- Category: Interviews
- Created: Thursday, 09 June 2016 23:11
- Published: Friday, 10 June 2016 08:22
- Written by Lupe R Haas
“Los Cowboys” returns for a second season with new episodes moving to Univision.com from Hulu. CineMovie spoke to Ivette Saucedo, the only woman on the Los Angeles rodeo team of urban cowboys or “charros,” to talk about how she balances her aspirations of becoming a model and the equestrian sport of charreria, and fighting biases against women in the sport.
“Los Cowboys” follows a Los Angeles-based group of performing cowboys, referred to as “charros” who compete in one of Mexico’s oldest sport. The competitive sport is similar to the rodeo, except the performers are judged on style and art form in roping and riding rather than on a timer.
In season two of “Los Cowboys,” the group is falling apart as new priorities are demanding more time away from the ranch and riding. Ivette tells CineMovie she’s concentrating on her modeling career while two of the men are now fathers who are having a bit of a crisis in balancing their day jobs, charreria and families.
Ivette says another factor is complicating her life this season. Sauceda begins a relationship with Adrian on the show.
“You’ll see how I struggle with love, charreria and my career.”
Leaving charreria behind is tough for the only female in the group since her father taught her in the ways of the charro from an early age. Her father earned money for his impoverished family back in Mexico by riding horses for show, according to Saucedo. When he immigrated to Chicago, he fell in love with the sport and joined a local charreria. When he met his wife and had a family, there were no boys to pass on the tradition so he decided to teach his three young girls the art of riding.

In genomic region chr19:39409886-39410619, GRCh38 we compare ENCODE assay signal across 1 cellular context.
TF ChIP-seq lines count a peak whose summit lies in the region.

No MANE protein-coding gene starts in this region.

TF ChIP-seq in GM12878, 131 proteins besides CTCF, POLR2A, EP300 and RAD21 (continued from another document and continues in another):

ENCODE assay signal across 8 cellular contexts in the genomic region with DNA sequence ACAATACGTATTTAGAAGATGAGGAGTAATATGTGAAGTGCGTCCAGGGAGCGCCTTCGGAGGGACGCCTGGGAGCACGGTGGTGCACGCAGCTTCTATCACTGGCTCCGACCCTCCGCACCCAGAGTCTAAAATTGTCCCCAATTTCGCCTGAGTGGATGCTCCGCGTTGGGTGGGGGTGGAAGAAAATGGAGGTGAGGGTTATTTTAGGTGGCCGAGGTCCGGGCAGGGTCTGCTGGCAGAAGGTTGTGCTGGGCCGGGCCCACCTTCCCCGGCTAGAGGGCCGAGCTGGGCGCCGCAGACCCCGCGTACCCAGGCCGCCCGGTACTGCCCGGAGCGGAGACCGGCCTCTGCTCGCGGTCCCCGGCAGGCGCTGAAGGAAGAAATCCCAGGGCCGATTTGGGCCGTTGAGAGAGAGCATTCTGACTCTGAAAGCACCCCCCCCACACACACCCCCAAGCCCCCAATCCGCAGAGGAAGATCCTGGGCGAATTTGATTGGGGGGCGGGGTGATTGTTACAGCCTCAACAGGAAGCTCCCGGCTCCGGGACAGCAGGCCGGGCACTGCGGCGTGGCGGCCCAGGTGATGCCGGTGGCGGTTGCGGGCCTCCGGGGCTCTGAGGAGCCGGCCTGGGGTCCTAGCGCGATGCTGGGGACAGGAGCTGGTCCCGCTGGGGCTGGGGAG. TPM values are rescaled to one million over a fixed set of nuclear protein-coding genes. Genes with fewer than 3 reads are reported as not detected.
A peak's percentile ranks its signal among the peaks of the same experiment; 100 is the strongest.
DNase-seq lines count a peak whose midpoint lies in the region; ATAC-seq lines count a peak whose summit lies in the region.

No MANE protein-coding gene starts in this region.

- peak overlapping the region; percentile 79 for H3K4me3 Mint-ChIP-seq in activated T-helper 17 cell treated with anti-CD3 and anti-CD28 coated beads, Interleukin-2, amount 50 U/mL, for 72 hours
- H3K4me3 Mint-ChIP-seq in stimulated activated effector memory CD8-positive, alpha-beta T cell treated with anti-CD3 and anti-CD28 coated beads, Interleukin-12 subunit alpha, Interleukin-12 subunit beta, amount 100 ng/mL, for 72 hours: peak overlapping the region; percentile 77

“He was like, ‘Well, I don’t have anybody to do it, but my girls are going to do it, and they’re going to be the best at it.’”
Saucedo says its common for girls to join charrerias in the United States but rare in Mexico. While she hasn’t had any bad encounters during any Mexican competitions, she does get the occasional frown when their group shows up to compete. She surmises the real fear from the men is that a woman would be a much better charro than the any of the men there.
That may be the case in the new episodes when a charro from Mexico is introduced to “Los Cowboys.” Francisco "Popillo" Aramburo joins the group, and he comes with good credentials as a former charro for Mexican singer Vicente Fernandez’ team. While he brings expertise and helps the team, there’s a feeling of jealousy and rivalry from the others. “Popillo” also alienates Saucedo.
“He thinks I may be a little bit of a distraction.”
Saucedo says she keeps her distance and doesn’t come around the ranch as much. She’s focusing on her modeling career although she admits she gave up a Sprite commercial in order to compete in Mexico. During season two, you will see Saucedo unsuccessfully balance the two with more complications coming in the way of love. Her mom may have been right when she was told as a teen “you can’t do it all.” As a young girl, she wanted to ride horses and become a school cheerleader, but her mom insisted she couldn’t handle both and she had to pick one. She’s been riding horses and competing since then. She admits she often feels like she can have it all, but it’s not looking like it in season two.
Charreria will always be Ivette Saucedo’s first love. Even if she is no longer riding, she plans on passing on the tradition to her future children.
"One day I'll have kids and I'll have them do it too."
“Los Cowboys” Season 2 is currently airing on Univision.com with 10 new 30 minute episodes. Danny Trejo along with Chuy Bravo, Diego Herrera and William Valdés will make special appearances along with other must see surprises.